The primary goal of this blog remains as a way to foster collaboration, and as a companion to the EGT reading group that I host. The reading group is resuming next week after a hiatus. If you have suggestions for what to read, please email them to me or leave them as comments. In terms of collaboration, I am happy to say that 22% of the posts on the blog thus far have come from my colleagues and co-authors: Julian Z. Xue (6 posts), Marcel Montrey (3 posts), and Thomas R. Shultz (2 posts). I am very thankful for their contribution and encouragement, and I hope they will continue to participate in this blog. In the coming months, I am also trying to recruit some new faces with four potential new contributors expressing interest. If you would like to write a guest post about evolutionary game theory, mathematical or computational approaches to evolution, or agent-based modeling in general then let me know!

I look forward to the adventure of the next 50 posts with you.

About Artem Kaznatcheev
From the Department of Computer Science at Oxford University and Department of Translational Hematology & Oncology Research at Cleveland Clinic, I marvel at the world through algorithmic lenses. My mind is drawn to evolutionary dynamics, theoretical computer science, mathematical oncology, computational learning theory, and philosophy of science. Previously I was at the Department of Integrated Mathematical Oncology at Moffitt Cancer Center, and the School of Computer Science and Department of Psychology at McGill University. In a past life, I worried about quantum queries at the Institute for Quantum Computing and Department of Combinatorics & Optimization at University of Waterloo and as a visitor to the Centre for Quantum Technologies at National University of Singapore. Meander with me on Google+ and Twitter.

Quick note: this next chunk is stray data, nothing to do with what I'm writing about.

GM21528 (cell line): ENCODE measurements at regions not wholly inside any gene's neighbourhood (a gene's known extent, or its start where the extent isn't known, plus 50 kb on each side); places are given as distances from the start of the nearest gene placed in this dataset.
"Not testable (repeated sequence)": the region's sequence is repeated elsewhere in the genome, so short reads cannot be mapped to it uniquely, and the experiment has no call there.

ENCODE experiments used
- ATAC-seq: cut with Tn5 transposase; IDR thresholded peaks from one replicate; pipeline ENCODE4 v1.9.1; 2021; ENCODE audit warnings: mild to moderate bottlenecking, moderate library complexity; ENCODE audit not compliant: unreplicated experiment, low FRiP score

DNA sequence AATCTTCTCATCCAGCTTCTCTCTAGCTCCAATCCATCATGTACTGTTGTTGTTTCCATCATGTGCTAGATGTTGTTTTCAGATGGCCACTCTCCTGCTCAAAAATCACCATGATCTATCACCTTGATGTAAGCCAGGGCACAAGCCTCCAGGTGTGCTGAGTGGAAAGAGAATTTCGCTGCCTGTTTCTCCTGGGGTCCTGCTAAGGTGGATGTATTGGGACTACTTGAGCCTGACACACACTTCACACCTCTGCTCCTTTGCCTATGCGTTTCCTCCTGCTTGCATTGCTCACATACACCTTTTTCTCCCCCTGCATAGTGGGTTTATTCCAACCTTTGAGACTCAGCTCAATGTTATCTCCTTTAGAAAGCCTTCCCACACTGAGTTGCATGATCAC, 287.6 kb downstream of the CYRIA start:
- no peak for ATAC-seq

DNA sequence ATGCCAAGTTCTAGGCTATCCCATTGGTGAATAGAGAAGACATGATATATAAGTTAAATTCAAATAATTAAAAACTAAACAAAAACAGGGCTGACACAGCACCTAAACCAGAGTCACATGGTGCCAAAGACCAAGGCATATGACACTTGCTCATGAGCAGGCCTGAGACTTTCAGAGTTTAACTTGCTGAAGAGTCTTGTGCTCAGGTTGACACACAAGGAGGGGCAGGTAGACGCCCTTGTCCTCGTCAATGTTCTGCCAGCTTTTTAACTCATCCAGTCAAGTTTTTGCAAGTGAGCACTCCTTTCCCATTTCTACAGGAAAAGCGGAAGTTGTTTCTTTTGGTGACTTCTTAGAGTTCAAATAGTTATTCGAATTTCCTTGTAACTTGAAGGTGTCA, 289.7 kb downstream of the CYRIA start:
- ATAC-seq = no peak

8 Responses to Some stats on the first 50 posts

  1. Terrific T says:

    Thanks for sharing your blog stat. For a new blogger like me this is really helpful. While I am not yet brave enough to share my blog stat, hopefully I will be able to do so in another 15 months.

  2. Charles Goorsky says:

    Hey keep up the good work, here’s to 50 more!

  3. neuroecology says:

    Relevant: http://studiotendra.com/2013/02/05/33-observations-on-the-year-2012/

    I’m curious: do you have a twitter account that you use to promote the blog? And do you post your own blog posts to reddit (or is that considered spam)?

    • I used to have a twitter account which synthesized all my online presence (stackexchange, blog, G+, and link sharing) and it was very useful for meeting other researchers (I was surprised, actually) and engaging with authors. It was a great experience, but I closed that account for personal reasons, and so don’t use it anymore. However, I can’t say that the account was for promoting the blog, since most of my tweets were just about papers and articles that were not on this blog. For some reference, in November I posted on G+ thoughts of my first 1000 tweets.

      I do post some of my posts to reddit, and it increases traffic significantly and sometimes generates interesting discussions. If you only post links to your own blog, then it is usually looked down upon. So it is a good idea to occasionally post random cool links you find, as well. I usually post to interesting blogposts I read, such as yours. However, I tend to have too many links to my own posts and too few to others, so I would probably be a self-promoting spammer in most redditors’ books. This is mostly because I don’t have the time to hang out on reddit.

  4. Pingback: Stats 101: an update on readership | Theory, Evolution, and Games Group

  5. Pingback: An update | Theory, Evolution, and Games Group